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The only text in the writings of Moses that refers to the nature of the Messiah, is that of Deuteronomy, ch. xviii. vers. 15 and 18, quoted by St. Peter, in the Acts of the Apostles, ch. iii. ver. 22, and by St. Stephen, ch. vii. ver. 37: Moses said to the children of Israel, "The Lord thy God will raise up unto thee a Prophet from the midst of thee, of thy brethren, like unto me: unto him ye shall hearken.” The words which the Lord addressed to Moses were exactly of the same import: "I will raise them up a Prophet from among their brethren, like unto thee," &c. It was, no doubt, to this remarkable passage that Jesus referred, and nothing can more distinctly prove the light in which he wished to be considered, namely, that of a Messenger or Prophet of God. But this is not the only instance in which Jesus entirely disclaims the attribute of omnipotence. On many other particular occasions he declares, in the strongest language, his want of almighty power, and his constant need of divine influence. Matthew, ch. xx. ver. 23: "And he saith unto them, ye shall drink indeed of my cup, and be baptized with the bap-. tism that I am baptized with: but to sit on my right hand, and on my left, is not mine to give; but it shall be given to them for whom it is prepared of my Father." Ch. xii. ver. 28: "But if I cast out devils by the Spirit of God, then the kingdom of God is come unto you." Ch. xxvi. ver. 39: "And he went a little further, and fell on his face, and prayed, saying, O my Father, if it be possible, let this cup pass from me: nevertheless not as
I will, but as thou wilt." Ver. 42: "He went away again the second time, and prayed, saying, O my Father, if this cup may not pass away from me, except I drink it, thy will be done." Luke, ch. xxii. ver. 32: “But I have prayed for thee, that thy faith fail not," &c. John, ch. xii. ver. 27: "Father, save me from this hour." Whosoever honours God, cannot, I presume, consistently refuse to honour his Prophet, whom he dignified with the name of " Son of God; " and as he honours God, he will also honour that Prophet, though he be well aware of the distinction between the Almighty and his chosen Son. The honour paid to the Prophet may in this sense be fairly considered the test of the real degree of respect entertained for God-as Jesus saith, Matthew, ch. x. ver. 40," He that receiveth you, receiveth me; and he that receiveth me, receiveth him that sent me." The obvious meaning of which words is, As far as men listen to your instructions, they listen to mine, and in so far they receive the commandments of God who hath sent me. Prejudice alone could, I think, infer from such expressions, that those who received the Apostles were literally receiving God himself under their form and substance. Equally demonstrative of prejudice, I conceive, would it be to deduce the identity or equality of the Father and the Son from the following passage, John, ch. v. ver. 23: "That all men should honour the Son, even as they honour the Father. He that honoureth not the Son honoureth not the Father who hath sent him." For in this very passage the Son is represented as the Messenger of the Father, and for that reason only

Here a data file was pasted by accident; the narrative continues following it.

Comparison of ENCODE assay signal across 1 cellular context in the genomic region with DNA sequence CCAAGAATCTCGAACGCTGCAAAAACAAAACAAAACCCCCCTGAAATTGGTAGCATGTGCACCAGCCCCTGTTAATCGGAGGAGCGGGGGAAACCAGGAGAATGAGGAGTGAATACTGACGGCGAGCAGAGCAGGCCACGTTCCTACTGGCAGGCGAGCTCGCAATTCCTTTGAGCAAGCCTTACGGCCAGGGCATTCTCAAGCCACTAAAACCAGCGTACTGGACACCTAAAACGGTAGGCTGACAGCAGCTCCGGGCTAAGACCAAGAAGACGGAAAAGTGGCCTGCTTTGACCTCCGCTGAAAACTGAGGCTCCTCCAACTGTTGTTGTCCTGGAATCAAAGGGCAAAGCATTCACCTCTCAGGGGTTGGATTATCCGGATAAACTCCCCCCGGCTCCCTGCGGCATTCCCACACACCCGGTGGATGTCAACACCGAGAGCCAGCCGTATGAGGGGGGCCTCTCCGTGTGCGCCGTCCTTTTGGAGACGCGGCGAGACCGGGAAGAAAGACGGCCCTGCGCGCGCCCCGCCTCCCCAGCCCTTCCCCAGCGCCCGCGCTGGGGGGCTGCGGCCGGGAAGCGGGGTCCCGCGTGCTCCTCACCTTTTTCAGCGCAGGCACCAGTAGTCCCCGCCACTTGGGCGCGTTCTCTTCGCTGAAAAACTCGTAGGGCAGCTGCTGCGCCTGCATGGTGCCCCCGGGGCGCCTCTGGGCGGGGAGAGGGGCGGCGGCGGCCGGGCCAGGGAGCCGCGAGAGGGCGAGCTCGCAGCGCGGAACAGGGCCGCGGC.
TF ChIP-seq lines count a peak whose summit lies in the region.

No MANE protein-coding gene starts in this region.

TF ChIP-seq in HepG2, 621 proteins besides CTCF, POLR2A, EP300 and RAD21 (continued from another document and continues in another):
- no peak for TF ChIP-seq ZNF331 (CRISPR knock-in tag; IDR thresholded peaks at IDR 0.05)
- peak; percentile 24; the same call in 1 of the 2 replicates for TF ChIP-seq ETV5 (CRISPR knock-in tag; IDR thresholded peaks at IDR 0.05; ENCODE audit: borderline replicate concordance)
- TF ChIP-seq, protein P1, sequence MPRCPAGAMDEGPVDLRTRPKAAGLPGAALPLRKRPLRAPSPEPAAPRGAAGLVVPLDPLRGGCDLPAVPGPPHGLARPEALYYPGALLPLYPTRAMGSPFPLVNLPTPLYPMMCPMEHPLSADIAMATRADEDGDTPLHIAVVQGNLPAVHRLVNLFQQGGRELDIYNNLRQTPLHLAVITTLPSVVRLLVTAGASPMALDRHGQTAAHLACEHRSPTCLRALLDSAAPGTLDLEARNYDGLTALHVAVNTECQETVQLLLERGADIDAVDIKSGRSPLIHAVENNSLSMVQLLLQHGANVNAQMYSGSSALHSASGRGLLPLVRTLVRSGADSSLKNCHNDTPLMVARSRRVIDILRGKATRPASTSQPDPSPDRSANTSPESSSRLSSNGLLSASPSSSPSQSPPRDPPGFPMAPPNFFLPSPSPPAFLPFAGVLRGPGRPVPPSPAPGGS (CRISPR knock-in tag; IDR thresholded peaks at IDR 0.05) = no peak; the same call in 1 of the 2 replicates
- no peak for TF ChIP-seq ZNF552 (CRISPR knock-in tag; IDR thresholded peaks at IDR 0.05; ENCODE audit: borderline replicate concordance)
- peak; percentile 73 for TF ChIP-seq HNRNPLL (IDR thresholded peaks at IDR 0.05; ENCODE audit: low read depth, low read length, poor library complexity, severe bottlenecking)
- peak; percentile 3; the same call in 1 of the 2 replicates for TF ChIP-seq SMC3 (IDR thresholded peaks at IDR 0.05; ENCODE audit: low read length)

entitled to honour. That the preposition [conj. ?] "as" implies here, as in many other places, likeness in nature and quality, and not in exact degree of honour, is illustrated by its obvious meaning in the last verse of Matthew v., "Be ye therefore perfect, even as your Father in heaven is perfect;" for by these words no one can conceive, that equality in degree of perfection between God and the disciples is intended to be enjoined.